“The cost of Specializations will be indexed to per capita income and local market pricing in each country they serve and, as such, the price will vary from market to market.  Of course, Specializations are designed to help universities achieve scale, so the cost will be competitive.”

"Academic Partnerships country focus for global distribution of Specialization in 2014, includes more than 50 countries internationally based on economic growth, broadband access, college participation rates, and demand for higher education."

“Academic Partnerships country focus for global distribution of Specialization in 2014, includes more than 50 countries internationally based on economic growth, broadband access, college participation rates, and demand for higher education.”

Below is what I see of the core differences between the Specialization programs:

  • Premise: AP is focused on supporting and growing revenue for the University partners, whereas Coursera, a private company is focused on growing revenue for Coursera.
  • Reach: Academic Partnership is committed to global penetration, reaching markets in native languages.
  • Support:  Academic Partnerships has considerable support behind it, given that the Credential is on the agenda at the upcoming conference in March “The Globalization of Higher Education”, which features keynote speakers that include Hillary Clinton, Thomas Friedman and Sir John Daniel.

Insights:  I see MOOCs trending towards a niche of providing vocational education for working professionals, which supports the idea that MOOCs will not replace or even be considered a supplement to undergraduate education any time soon.  Udacity is moving in this direction with its recent partnerships with ed-tech companies. And Alison, another MOOC provider, though often flying under the radar, provides fee certification training in similar areas of specialization. However Alison’s model is different from both Coursera and AP; revenue is generated through advertising on its sites.

2) A MOOC Mentor for Hire
Hard to believe that there is a need for this service from MOOCs Mentor, given that most enrollees of MOOCs are educated, working professionals, however perhaps the company’s founder is on to something, with the recent developments of certificate options and typically very low completion rates.  The company, founded in India in late 2013, has yet to hit the airwaves as far as I can tell. It promotes a toll-free help lines for United Staes and India. Advertised price for a student  I called the number advertised on the website today, which is also the MOOC Helpline number…no answer, or chance to leave a message.

We are a global enterprise with an Indian soul. Established with the aim of facilitating the outreach of higher education among the masses, we saw promise in Massive Open Online Courses as the future of education. Having studied the teaching methodology, we realized that there was a need to incorporate the human touch into the way these courses are taught”.  About Us, moocsmentor.com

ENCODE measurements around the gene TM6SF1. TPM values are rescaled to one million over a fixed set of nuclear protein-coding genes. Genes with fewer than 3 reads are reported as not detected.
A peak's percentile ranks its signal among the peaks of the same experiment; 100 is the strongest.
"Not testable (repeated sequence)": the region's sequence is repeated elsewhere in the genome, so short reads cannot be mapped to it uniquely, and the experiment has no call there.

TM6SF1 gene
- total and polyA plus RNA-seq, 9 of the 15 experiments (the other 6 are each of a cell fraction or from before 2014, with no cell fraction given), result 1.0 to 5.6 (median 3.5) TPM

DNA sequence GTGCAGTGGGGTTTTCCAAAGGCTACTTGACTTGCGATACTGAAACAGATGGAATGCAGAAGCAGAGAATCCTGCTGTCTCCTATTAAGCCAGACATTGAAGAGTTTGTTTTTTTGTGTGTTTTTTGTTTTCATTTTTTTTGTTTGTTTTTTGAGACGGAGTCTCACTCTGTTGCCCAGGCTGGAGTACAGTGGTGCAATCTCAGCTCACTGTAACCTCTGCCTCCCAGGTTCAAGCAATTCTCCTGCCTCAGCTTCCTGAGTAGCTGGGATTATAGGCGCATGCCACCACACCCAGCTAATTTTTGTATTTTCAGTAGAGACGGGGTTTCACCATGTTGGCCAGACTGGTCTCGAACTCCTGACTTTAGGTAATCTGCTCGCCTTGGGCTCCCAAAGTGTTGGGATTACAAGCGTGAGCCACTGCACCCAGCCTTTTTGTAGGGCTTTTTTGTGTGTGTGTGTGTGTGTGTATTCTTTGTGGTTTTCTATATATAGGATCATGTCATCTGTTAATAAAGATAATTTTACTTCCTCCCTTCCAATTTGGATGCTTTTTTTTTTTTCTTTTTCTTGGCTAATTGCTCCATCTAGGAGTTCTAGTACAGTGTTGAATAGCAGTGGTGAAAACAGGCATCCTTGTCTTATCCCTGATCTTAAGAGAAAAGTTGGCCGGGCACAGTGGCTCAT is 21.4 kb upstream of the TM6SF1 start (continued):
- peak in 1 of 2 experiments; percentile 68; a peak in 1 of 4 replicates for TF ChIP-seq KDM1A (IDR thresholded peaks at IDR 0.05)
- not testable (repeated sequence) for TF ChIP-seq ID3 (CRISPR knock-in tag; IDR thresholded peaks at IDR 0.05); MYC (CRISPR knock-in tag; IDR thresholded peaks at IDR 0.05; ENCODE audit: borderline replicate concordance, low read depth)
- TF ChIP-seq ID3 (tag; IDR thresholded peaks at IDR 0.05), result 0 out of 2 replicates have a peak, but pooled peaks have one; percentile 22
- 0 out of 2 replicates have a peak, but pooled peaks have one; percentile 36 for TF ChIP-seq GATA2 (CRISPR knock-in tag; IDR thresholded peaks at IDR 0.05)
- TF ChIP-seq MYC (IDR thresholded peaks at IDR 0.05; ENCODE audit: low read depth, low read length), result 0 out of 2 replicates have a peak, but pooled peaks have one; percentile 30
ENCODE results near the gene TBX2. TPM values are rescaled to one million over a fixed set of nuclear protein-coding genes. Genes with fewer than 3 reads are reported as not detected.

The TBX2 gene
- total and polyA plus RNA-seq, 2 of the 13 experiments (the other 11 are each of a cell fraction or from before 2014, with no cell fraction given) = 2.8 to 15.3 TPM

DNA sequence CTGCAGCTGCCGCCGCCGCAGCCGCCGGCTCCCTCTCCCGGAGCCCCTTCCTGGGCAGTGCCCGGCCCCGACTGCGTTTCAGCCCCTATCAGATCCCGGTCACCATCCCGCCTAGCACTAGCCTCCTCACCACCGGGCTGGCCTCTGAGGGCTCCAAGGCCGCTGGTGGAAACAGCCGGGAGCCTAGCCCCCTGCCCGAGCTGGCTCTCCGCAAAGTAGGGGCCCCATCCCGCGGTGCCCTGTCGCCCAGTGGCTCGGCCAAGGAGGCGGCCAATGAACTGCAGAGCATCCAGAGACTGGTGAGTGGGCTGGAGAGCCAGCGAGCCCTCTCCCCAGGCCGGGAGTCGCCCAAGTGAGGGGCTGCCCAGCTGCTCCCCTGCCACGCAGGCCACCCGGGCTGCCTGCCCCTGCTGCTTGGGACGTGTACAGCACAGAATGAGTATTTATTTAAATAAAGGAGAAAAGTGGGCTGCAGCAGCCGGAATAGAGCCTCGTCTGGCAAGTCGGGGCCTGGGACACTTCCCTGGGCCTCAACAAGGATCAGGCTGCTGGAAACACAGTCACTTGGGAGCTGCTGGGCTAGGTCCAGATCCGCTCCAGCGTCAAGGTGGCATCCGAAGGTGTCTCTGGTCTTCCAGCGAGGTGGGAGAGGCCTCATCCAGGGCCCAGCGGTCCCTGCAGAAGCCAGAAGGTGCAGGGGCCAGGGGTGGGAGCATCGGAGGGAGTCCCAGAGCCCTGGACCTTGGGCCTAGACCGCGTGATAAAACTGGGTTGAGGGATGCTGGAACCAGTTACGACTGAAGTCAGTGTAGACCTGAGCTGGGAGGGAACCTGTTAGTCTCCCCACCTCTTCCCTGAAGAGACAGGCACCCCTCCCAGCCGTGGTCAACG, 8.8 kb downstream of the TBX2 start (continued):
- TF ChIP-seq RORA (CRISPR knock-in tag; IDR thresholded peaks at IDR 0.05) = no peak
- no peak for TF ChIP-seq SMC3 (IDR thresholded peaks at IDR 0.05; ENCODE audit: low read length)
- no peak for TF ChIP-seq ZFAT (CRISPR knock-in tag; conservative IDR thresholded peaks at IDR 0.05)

Insights:  An enterprising business concept on one hand, yet so counterintuitive to the premise of MOOCs. Yet MOOCs are morphing into an education experience that is quite different as already mentioned, perhaps this concept is a glimpse into the future of education.

3) HarvardX and MITx: The First Year of Open Online Courses, Fall 2012-2013
The working paper, a collaboration between HarvardX and MITx provides excellent and insightful summaries of the descriptive statistics of seventeen courses offered between Fall 2012 and Summer 2013 on its registered students and their respective activity levels within the edX platform. The authors provide thoughtful commentary on the potential implications and limitations of the results.

Key Takeaways:

  • Sound interpretation of data from large-scale courses, (MOOCs, is threatened by four common fallacies (pages 5 – 8):
  1. Platforms provide all the data we could wantFALSE. Many variables potentially  interesting to researchers aren’t collected, such as students’ prior knowledge, motivations, etc. Thus putting together a profile of MOOC participants in order to draw conclusive
  2. A small percentage is a small numberFALSE: interpreting the magnitude of numbers is challenging and subject to framing, drawing conclusions based upon an initial frame of reference (i.e. traditonial education)
  3. A course is a course is a courseFALSE. Courses differ dramatically on multiple dimensions. With so many varying factors, not to mention the course topic itself which attracts a wide array of registrants, the metrics of individual courses should not be used to measure one against the other. The comparison is potentially misleading.
  4. Certification indicates learning: FALSE. This one has to be the most insightful of all fallacies. While certificates are easy to count, certificates are a poor proxy for the amount learning going on within a course.  This is a point I’ve mentioned frequently in my blog posts, we cannot use traditional education methods (such as credentialing) as yardstick for MOOCs success. Thankfully the authors do an excellent job of emphasizing this point.

Insights: This report is a worthy read for anyone in higher education, specifically pages one through nine, and thirty-two and thirty-three which hold the most valuable insights.

4) Ed Tech Tools
Medium: Though I just came across this platform, and think it really cool, apparently Medium has been around since 2012; founded by Twitter co-founders Evan Williams and Biz Stone.  As per the website:

Medium is a new place on the Internet where people share ideas and stories that are longer than 140 characters and not just for friends. It’s designed for little stories that make your day better and manifestos that change the world. It’s used by everyone from professional journalists to amateur cooks. It’s simple, beautiful, collaborative, and it helps you find the right audience for whatever you have to say.” Welcome to Medium, medium.com/about